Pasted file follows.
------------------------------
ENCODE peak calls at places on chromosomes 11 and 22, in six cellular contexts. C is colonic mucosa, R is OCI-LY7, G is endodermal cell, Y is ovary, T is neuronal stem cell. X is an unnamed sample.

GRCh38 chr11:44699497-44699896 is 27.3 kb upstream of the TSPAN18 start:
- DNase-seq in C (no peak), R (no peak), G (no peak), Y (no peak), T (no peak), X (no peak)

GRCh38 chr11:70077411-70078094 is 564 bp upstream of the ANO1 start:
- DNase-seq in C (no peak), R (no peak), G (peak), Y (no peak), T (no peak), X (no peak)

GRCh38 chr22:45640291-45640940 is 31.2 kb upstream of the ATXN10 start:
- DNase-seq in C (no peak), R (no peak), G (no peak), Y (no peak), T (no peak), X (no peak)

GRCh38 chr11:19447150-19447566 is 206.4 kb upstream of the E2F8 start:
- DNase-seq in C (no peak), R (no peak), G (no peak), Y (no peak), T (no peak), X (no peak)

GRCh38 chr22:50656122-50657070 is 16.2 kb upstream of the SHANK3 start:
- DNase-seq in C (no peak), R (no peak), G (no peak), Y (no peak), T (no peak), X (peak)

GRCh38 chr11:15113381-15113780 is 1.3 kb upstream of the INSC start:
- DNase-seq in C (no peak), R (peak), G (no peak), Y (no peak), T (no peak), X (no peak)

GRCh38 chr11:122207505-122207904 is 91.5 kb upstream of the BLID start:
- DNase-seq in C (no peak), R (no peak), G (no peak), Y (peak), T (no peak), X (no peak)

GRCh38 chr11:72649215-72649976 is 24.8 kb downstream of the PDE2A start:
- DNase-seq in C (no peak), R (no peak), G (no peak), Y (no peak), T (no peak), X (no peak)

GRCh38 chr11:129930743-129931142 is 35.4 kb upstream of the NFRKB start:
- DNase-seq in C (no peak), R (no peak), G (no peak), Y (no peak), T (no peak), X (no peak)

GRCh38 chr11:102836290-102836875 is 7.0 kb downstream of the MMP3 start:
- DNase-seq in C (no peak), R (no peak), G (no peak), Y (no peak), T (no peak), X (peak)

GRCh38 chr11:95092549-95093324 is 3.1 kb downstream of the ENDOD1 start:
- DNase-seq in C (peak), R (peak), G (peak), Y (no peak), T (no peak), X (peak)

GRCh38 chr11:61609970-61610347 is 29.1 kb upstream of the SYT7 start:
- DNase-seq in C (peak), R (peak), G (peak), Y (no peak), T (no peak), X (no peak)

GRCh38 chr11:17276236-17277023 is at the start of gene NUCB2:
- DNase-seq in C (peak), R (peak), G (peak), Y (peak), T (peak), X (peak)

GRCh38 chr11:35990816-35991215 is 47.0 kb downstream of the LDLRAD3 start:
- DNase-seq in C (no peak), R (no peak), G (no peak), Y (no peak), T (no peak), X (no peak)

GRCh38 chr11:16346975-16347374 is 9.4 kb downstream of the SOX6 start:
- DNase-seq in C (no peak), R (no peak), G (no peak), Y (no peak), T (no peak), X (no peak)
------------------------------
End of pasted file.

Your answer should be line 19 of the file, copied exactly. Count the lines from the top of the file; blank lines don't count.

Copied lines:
- DNase-seq in C (no peak), R (no peak), G (no peak), Y (no peak), T (no peak), X (no peak)